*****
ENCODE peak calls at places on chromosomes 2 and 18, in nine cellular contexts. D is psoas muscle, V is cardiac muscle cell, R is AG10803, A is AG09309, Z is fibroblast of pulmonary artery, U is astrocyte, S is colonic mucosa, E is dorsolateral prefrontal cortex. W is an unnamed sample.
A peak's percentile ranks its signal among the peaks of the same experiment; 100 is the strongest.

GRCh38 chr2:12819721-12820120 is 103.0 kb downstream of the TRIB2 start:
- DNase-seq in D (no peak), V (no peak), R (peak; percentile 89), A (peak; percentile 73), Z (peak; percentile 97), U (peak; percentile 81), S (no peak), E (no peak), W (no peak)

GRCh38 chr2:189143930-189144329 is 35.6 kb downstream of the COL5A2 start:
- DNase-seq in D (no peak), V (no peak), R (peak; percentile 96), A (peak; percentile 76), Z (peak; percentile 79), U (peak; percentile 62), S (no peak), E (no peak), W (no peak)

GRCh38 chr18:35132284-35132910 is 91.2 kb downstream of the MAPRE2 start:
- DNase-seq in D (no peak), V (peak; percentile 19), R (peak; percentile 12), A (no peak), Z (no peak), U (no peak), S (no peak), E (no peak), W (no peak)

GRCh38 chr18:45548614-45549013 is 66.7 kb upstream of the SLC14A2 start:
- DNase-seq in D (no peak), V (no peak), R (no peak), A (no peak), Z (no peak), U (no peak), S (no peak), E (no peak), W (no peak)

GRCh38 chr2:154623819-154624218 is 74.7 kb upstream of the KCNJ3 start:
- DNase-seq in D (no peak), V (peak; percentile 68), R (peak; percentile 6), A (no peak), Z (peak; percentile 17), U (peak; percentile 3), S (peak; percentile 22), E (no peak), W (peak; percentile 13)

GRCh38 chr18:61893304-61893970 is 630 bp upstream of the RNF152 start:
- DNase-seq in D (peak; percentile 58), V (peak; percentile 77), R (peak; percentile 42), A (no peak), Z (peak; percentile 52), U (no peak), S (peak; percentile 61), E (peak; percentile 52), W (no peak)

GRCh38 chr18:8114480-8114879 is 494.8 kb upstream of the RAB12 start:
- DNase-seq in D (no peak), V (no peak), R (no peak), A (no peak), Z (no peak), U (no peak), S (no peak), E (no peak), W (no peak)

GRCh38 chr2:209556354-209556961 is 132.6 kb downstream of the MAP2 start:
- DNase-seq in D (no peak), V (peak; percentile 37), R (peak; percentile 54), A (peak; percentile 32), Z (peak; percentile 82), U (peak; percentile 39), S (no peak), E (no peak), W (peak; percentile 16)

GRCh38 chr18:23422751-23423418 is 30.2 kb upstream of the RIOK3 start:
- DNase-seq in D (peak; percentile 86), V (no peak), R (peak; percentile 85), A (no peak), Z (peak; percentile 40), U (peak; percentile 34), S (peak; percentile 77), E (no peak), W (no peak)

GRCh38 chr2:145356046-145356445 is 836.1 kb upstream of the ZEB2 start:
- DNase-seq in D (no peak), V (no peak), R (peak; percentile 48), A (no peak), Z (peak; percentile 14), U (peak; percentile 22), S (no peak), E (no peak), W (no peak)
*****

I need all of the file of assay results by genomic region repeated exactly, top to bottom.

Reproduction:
ENCODE peak calls at places on chromosomes 2 and 18, in nine cellular contexts. D is psoas muscle, V is cardiac muscle cell, R is AG10803, A is AG09309, Z is fibroblast of pulmonary artery, U is astrocyte, S is colonic mucosa, E is dorsolateral prefrontal cortex. W is an unnamed sample.
A peak's percentile ranks its signal among the peaks of the same experiment; 100 is the strongest.

GRCh38 chr2:12819721-12820120 is 103.0 kb downstream of the TRIB2 start:
- DNase-seq in D (no peak), V (no peak), R (peak; percentile 89), A (peak; percentile 73), Z (peak; percentile 97), U (peak; percentile 81), S (no peak), E (no peak), W (no peak)

GRCh38 chr2:189143930-189144329 is 35.6 kb downstream of the COL5A2 start:
- DNase-seq in D (no peak), V (no peak), R (peak; percentile 96), A (peak; percentile 76), Z (peak; percentile 79), U (peak; percentile 62), S (no peak), E (no peak), W (no peak)

GRCh38 chr18:35132284-35132910 is 91.2 kb downstream of the MAPRE2 start:
- DNase-seq in D (no peak), V (peak; percentile 19), R (peak; percentile 12), A (no peak), Z (no peak), U (no peak), S (no peak), E (no peak), W (no peak)

GRCh38 chr18:45548614-45549013 is 66.7 kb upstream of the SLC14A2 start:
- DNase-seq in D (no peak), V (no peak), R (no peak), A (no peak), Z (no peak), U (no peak), S (no peak), E (no peak), W (no peak)

GRCh38 chr2:154623819-154624218 is 74.7 kb upstream of the KCNJ3 start:
- DNase-seq in D (no peak), V (peak; percentile 68), R (peak; percentile 6), A (no peak), Z (peak; percentile 17), U (peak; percentile 3), S (peak; percentile 22), E (no peak), W (peak; percentile 13)

GRCh38 chr18:61893304-61893970 is 630 bp upstream of the RNF152 start:
- DNase-seq in D (peak; percentile 58), V (peak; percentile 77), R (peak; percentile 42), A (no peak), Z (peak; percentile 52), U (no peak), S (peak; percentile 61), E (peak; percentile 52), W (no peak)

GRCh38 chr18:8114480-8114879 is 494.8 kb upstream of the RAB12 start:
- DNase-seq in D (no peak), V (no peak), R (no peak), A (no peak), Z (no peak), U (no peak), S (no peak), E (no peak), W (no peak)

GRCh38 chr2:209556354-209556961 is 132.6 kb downstream of the MAP2 start:
- DNase-seq in D (no peak), V (peak; percentile 37), R (peak; percentile 54), A (peak; percentile 32), Z (peak; percentile 82), U (peak; percentile 39), S (no peak), E (no peak), W (peak; percentile 16)

GRCh38 chr18:23422751-23423418 is 30.2 kb upstream of the RIOK3 start:
- DNase-seq in D (peak; percentile 86), V (no peak), R (peak; percentile 85), A (no peak), Z (peak; percentile 40), U (peak; percentile 34), S (peak; percentile 77), E (no peak), W (no peak)

GRCh38 chr2:145356046-145356445 is 836.1 kb upstream of the ZEB2 start:
- DNase-seq in D (no peak), V (no peak), R (peak; percentile 48), A (no peak), Z (peak; percentile 14), U (peak; percentile 22), S (no peak), E (no peak), W (no peak)